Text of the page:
The drying up of the Amazon rainforest is approaching ‘tipping point’, scientists warn

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By Anastasia Moloney BOGOTA, March 7 (Thomson Reuters Foundation) – The Amazon rainforest is recovering more slowly from long periods of drought over the past two decades, damaging its complex ecosystem and bringing the world’s largest rainforest one step closer to possible tipping, researchers said Monday.

A study published in the journal Nature Climate Change found that more than three-quarters of rainforest had lost its ability to recover from shocks, such as droughts and fires, and return to a healthy state. “In (forest) areas closer to human land use, such as urban areas and cropland, they tend to lose resilience faster,” said Chris Boulton, one of the report’s authors. from the Global Systems Institute at the University of Exeter.

Drier areas that receive less rainfall have also been hit particularly hard, he told an online event. Curbing the growing deforestation of the Amazon is essential to prevent the runaway effects of climate change due to the large amount of planet-warming carbon dioxide absorbed by the trees of the forest.

The researchers looked at satellite data that estimated the total amount of biomass – trees and other plants – in a given area as well as the water content of the trees and the degree of greenness of the vegetation, all indicators of health and forest resilience. They also looked at month-to-month changes as the forest responded to fluctuations in weather over a 20-year period, a long enough period to observe changes in resilience, Boulton said.

The resilience of the Amazon ecosystem in particular plummeted during the major droughts of 2005 and 2010, part of a continuing decline from the early 2000s to 2016, when the most recent data was collected, according to the study. . Scientists say dry seasons in the Amazon basin – spanning eight South American countries – have become longer and droughts have become more common and severe as climate change intensifies.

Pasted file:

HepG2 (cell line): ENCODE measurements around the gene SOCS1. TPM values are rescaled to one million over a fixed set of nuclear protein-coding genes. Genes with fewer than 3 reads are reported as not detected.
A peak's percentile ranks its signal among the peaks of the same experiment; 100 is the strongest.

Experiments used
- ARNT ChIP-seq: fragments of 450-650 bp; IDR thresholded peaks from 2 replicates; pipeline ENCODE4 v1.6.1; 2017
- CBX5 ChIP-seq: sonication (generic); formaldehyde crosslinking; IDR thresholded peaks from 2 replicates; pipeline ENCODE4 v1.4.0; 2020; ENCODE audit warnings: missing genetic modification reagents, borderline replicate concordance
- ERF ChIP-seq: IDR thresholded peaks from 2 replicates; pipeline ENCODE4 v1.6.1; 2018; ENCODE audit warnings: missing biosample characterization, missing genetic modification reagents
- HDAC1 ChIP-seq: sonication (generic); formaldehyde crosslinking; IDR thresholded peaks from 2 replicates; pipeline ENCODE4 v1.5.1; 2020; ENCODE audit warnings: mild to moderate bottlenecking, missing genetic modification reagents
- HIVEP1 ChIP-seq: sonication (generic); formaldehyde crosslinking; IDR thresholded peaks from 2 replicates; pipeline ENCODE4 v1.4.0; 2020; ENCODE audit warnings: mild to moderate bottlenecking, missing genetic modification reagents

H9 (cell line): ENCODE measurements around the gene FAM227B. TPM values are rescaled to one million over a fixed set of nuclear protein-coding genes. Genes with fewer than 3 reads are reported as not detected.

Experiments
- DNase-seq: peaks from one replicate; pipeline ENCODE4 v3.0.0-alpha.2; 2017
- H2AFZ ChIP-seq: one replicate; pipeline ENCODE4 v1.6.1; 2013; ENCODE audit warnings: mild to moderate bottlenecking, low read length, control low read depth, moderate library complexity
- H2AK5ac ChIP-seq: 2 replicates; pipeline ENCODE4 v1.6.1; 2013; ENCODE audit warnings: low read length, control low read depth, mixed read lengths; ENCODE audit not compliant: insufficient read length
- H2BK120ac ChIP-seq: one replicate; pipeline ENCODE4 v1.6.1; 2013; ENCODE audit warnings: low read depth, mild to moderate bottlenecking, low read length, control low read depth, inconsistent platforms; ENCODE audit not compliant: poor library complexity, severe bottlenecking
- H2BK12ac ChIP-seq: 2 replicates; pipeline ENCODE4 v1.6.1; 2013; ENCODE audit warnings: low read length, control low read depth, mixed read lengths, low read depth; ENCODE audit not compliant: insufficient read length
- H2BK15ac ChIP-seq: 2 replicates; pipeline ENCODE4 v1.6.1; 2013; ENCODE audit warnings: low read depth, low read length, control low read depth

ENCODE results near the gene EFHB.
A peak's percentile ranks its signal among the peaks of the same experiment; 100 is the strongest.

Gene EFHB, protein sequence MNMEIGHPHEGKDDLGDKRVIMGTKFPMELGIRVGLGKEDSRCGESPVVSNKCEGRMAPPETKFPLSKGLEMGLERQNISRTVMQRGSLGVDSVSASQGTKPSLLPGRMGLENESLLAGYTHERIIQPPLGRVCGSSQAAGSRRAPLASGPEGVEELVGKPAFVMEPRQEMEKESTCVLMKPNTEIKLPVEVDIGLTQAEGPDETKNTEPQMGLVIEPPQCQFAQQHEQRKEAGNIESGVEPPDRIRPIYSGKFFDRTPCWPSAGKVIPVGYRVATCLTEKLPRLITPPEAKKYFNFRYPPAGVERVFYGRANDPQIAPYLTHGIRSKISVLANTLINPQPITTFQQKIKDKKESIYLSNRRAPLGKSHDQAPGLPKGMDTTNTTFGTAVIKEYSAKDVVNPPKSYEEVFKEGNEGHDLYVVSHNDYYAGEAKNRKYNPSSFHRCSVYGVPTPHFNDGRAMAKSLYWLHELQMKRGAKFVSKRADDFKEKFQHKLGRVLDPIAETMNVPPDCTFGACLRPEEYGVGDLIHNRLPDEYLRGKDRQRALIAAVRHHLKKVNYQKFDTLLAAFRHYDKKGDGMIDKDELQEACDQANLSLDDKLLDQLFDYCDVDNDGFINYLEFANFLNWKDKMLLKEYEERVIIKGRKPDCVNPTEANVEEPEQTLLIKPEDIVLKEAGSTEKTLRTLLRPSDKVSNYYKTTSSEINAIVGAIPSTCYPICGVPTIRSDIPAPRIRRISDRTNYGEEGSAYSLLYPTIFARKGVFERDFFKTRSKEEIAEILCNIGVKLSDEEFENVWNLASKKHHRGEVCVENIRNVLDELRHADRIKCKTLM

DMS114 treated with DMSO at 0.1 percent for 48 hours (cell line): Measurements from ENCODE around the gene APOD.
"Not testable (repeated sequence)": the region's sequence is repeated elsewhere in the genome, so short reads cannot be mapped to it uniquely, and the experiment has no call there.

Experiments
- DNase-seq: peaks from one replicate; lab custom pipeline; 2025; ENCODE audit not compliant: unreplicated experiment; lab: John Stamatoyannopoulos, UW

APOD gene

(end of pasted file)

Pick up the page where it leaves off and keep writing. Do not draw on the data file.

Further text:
“As a result, we would expect the forest to recover from a drought more slowly now than it would have 20 years ago,” Boulton said. CLOSER TIP POINT?

As more rainforest is cut down or burned and the Amazon becomes less resilient, it could reach a tipping point where significant parts of the forest canopy are lost and become drier open savannah or more forest. shorter and drier, scientists warn. This would effectively trigger the death of the Amazon as a rainforest, the scientists said, with devastating consequences for biodiversity and climate change.

Such a change could trigger the extinction of thousands of species and the release of such a colossal amount of carbon dioxide into the atmosphere that it would sabotage global attempts to limit global climate change. It’s unclear when this critical tipping point could be reached or how long it would take for forest to transition to savannah once a tipping point is crossed, the report’s authors said.

But scientists said drier areas of the Amazon rainforest, where most resilience has been lost, are likely to reach the tipping point sooner. The satellite data collected “means we’ve probably gotten closer to that tipping point, (but) it also suggests that we haven’t passed that tipping point yet, so there’s hope,” the official said. Report author Niklas Boars, Potsdam Institute for Climate. Impact Research and Technical University of Munich, said during the online event.

Tim Lenton, director of the Global Systems Institute in Exeter and another author of the report, said the loss of resilience observed in the Amazon “is quite pronounced, clear and statistically significant”. What was also evident, he said, is that drier forests are a factor in “more intense fires that spread farther”.

Veteran tropical ecologist Daniel Nepstad, who was not involved in the report, said parts of the rainforest have already turned to scrubland, showing “a glimpse of what regional tipping points look like, in particularly in the southeastern Amazon”. “I don’t see the forest going (suddenly) to turn into savannah,” Nepstad, who heads the US-based Earth Innovation Institute, told the Thomson Reuters Foundation.

“It will be a long process of scrub – thorny scrub which increases the vulnerability of the forests,” he said.

(This story has not been edited by the Devdiscourse team and is auto-generated from a syndicated feed.)

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